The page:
At the same time though, these challenges are leading to inspiring developments in the library space. We asked library teams what most excites them right now, and the top three results were:
- The opportunities created by new technology – 29%
- The role of libraries as critical hubs of democracy and civic engagement – 22%
- The opportunity to partner with and empower local communities – 18%
Another expert interviewed in our report, Juanita Thacker, Director of Marketing of WOC+Lib, predicted similar evolutions. “I foresee far fewer physical materials being circulated and library teams facilitating access to electronic resources more than anything. The library will be an even bigger community space and will host a wide variety of programming events for its users.”
2022 priorities: budgets and programming
We also found that librarians’ 2022 budgets and program plans reflected these priorities: investing in technology, expanding programming and facilitating outreach to engage communities. These were some of the top responses from The Future of Libraries report:
What is your primary budget priority right now?
- Digital content licences – 24%
- New or improved technology (hardware and software) – 20%
- Physical library infrastructure – 20%
- Digital outreach and marketing – 12%
What new services or community programming have you introduced, or are you planning to introduce in the next year?
- Remote access to library content (i.e. digital news tools, remote reference and information search services) – 78%
- Hybrid event experiences (both physical and digital) – 45%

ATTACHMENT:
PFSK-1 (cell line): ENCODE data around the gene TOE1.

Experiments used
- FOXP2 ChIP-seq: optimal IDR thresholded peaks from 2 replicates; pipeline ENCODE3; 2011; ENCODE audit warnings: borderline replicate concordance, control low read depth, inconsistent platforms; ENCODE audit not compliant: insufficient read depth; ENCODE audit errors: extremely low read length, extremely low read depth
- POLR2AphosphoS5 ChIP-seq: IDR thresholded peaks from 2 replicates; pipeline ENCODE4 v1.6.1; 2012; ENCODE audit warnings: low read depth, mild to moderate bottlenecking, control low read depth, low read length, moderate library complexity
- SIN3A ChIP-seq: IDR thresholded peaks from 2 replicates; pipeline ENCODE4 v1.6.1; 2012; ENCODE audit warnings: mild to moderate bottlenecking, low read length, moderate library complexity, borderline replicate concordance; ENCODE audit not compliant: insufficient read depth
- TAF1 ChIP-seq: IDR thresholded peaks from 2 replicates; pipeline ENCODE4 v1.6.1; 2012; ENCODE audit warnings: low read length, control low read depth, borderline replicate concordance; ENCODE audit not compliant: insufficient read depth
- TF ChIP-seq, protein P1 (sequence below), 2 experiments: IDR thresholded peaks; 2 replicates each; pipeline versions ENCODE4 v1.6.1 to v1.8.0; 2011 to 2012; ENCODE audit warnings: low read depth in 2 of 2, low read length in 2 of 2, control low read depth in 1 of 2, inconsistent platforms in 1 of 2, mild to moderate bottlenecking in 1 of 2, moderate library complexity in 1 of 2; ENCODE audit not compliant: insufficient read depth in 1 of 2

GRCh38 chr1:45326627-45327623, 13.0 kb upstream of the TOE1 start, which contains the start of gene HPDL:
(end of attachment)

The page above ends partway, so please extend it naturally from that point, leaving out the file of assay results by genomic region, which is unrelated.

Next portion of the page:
- Makers spaces (i.e. access to woodworking, sewing, 3D printing, etc.) – 24%
- Curbside pickup – 18%
“Libraries should engage with their communities by taking the time to explore the five W’s so that they can perform effective outreach through programming and services,” says Thacker. “Answering questions like ‘who are our patrons?’ by using demographic data about their communities. What are users doing in the library? What are their likes and dislikes? Where are they going inside of the library? What times of day are they in the library? Why do they use the library at the frequency that they do?”
Programming can include book talks, professional development workshops, fundraising events and more. “Services should be designed based on demographics and data collection to ascertain what services are working and which are not,” she continues. “Service and programming provision are iterative processes in my mind. It is very much like the research process that we teach our students: trial and error until you get to where you need to be.”
Librarians’ favorite parts of their jobs
At the end of the day, respondents made it clear that the role of the librarian — while challenging — is also fulfilling. Their favorite part about the job? Assisting patrons with their needs (26%). This was followed by managing the library database and collections (21%), developing library programs and services (15%), facilitating and promoting reading (11%) and building partnerships with other community organizations (8%).
We also asked respondents to elaborate with examples, and it’s clear that genuine care for people is at the core of what librarians do:
- “Teaching students how to be lifelong learners and teaching skills required to ‘learn anything’”
- “Mentoring staff and seeing staff progress through promotions”
- “Supporting social change through the catalogue”
- “Letting people discover new things and activities”
As these survey results show, the role of the librarian is dynamic, and working in a library is both demanding and rewarding. But most of all, the findings show that libraries and the teams that run them are resilient. They have consistently evolved alongside their communities for years — and they’ll continue to do so for years to come.
For more survey insights, and a deeper look at the biggest themes shaping librarianship as a profession today, read our 2022 Future of Libraries report here.